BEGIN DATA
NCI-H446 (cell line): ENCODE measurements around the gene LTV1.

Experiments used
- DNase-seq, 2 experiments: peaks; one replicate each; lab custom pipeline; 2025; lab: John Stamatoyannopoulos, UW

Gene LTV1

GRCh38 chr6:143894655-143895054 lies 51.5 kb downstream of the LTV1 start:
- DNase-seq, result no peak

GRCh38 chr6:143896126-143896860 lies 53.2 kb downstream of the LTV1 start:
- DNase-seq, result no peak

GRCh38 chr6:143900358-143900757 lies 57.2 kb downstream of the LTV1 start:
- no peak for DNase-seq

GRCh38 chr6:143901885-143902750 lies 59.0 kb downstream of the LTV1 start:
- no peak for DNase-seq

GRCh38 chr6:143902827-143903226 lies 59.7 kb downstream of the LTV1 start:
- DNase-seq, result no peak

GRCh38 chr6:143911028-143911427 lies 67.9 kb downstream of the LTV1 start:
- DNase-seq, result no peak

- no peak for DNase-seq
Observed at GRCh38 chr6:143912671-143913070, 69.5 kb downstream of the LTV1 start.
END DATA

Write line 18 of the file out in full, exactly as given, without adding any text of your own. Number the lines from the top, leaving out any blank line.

Observed at GRCh38 chr6:143912671-143913070, 69.5 kb downstream of the LTV1 start.